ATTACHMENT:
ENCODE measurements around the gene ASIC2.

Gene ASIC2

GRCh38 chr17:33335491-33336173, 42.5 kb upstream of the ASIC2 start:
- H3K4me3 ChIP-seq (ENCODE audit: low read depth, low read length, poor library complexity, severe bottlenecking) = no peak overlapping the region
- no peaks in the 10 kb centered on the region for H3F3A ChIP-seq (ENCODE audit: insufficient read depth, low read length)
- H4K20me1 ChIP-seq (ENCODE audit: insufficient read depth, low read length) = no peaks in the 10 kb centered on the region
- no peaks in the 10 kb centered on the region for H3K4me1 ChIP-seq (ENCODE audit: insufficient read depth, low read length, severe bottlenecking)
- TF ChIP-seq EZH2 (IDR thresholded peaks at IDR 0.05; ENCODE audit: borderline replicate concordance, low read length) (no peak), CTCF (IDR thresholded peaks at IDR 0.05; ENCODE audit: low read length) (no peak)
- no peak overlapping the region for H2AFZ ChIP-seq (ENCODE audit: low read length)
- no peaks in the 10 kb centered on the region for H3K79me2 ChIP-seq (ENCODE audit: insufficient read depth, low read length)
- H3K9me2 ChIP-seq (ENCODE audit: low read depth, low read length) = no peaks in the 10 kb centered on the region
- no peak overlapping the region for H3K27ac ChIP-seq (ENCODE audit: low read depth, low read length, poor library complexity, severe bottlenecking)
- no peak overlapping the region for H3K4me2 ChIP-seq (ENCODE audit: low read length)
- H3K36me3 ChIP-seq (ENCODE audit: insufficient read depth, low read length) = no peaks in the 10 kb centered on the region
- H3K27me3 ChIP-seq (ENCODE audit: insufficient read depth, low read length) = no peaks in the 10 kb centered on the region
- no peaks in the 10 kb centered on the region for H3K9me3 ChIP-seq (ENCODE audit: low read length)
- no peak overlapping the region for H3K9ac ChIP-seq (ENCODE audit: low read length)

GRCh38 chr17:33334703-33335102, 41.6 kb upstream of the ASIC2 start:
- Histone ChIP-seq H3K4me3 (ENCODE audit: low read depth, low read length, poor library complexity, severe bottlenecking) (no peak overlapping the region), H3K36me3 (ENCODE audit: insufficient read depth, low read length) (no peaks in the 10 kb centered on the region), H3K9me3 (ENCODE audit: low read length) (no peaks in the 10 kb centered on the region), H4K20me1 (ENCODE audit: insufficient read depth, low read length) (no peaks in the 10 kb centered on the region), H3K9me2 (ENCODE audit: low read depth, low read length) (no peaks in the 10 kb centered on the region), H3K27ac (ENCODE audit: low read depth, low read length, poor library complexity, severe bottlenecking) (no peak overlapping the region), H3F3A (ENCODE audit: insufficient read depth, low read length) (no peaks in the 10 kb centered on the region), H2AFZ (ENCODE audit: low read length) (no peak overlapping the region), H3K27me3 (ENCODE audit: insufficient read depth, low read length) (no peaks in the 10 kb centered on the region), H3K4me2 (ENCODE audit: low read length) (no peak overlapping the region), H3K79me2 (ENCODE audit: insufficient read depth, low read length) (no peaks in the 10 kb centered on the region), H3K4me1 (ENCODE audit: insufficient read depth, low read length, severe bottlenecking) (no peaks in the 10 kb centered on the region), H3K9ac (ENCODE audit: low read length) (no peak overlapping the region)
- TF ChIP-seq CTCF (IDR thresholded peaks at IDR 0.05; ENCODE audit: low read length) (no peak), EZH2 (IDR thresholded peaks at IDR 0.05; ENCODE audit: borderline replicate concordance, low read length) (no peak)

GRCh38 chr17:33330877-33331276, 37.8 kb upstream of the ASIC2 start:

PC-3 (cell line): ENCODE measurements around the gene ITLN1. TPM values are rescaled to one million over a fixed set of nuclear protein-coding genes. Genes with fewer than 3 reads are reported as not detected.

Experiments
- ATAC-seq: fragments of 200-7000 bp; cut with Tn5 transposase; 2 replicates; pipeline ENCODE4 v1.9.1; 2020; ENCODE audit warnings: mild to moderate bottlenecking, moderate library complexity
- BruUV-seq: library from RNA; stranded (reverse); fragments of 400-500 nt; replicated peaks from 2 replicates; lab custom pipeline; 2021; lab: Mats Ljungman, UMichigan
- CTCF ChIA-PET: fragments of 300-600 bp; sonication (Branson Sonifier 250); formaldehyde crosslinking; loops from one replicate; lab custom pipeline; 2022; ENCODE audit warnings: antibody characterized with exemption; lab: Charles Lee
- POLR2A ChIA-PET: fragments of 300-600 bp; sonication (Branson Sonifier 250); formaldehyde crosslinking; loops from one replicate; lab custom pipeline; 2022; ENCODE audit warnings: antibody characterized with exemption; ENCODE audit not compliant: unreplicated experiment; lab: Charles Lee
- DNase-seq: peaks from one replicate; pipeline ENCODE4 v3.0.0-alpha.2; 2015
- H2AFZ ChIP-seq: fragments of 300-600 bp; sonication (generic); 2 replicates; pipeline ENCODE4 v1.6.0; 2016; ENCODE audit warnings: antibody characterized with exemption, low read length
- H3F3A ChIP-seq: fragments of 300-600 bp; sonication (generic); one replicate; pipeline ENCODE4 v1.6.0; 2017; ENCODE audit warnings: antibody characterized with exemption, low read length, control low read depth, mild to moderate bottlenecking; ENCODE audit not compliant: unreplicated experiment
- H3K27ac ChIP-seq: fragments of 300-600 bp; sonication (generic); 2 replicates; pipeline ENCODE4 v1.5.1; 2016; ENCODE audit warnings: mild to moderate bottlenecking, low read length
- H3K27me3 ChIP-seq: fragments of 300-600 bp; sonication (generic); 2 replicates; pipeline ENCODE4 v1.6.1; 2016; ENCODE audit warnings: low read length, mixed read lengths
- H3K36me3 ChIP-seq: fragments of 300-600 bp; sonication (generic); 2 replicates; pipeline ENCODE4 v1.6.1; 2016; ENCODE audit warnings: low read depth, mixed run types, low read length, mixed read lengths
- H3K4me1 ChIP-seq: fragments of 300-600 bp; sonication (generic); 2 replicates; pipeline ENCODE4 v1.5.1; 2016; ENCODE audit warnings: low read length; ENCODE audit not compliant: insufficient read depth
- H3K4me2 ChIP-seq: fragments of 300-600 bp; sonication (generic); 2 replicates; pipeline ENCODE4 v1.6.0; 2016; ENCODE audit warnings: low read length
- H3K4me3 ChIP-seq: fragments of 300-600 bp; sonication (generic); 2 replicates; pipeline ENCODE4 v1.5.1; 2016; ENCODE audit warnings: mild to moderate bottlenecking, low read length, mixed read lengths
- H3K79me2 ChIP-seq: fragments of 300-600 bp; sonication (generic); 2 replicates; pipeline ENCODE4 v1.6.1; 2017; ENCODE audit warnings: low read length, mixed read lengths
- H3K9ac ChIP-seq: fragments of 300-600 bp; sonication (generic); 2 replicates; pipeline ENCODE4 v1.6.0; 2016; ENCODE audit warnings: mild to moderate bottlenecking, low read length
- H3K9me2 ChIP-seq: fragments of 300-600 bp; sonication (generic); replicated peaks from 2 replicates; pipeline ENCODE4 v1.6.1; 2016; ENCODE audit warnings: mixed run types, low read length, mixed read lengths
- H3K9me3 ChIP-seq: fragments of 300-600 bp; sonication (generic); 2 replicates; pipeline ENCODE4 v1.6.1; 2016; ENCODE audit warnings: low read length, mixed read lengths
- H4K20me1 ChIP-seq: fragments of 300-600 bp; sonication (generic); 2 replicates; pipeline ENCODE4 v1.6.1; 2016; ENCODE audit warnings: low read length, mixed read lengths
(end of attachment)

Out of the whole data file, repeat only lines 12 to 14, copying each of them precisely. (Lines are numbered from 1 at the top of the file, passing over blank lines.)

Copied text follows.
- no peak overlapping the region for H3K27ac ChIP-seq (ENCODE audit: low read depth, low read length, poor library complexity, severe bottlenecking)
- no peak overlapping the region for H3K4me2 ChIP-seq (ENCODE audit: low read length)
- H3K36me3 ChIP-seq (ENCODE audit: insufficient read depth, low read length) = no peaks in the 10 kb centered on the region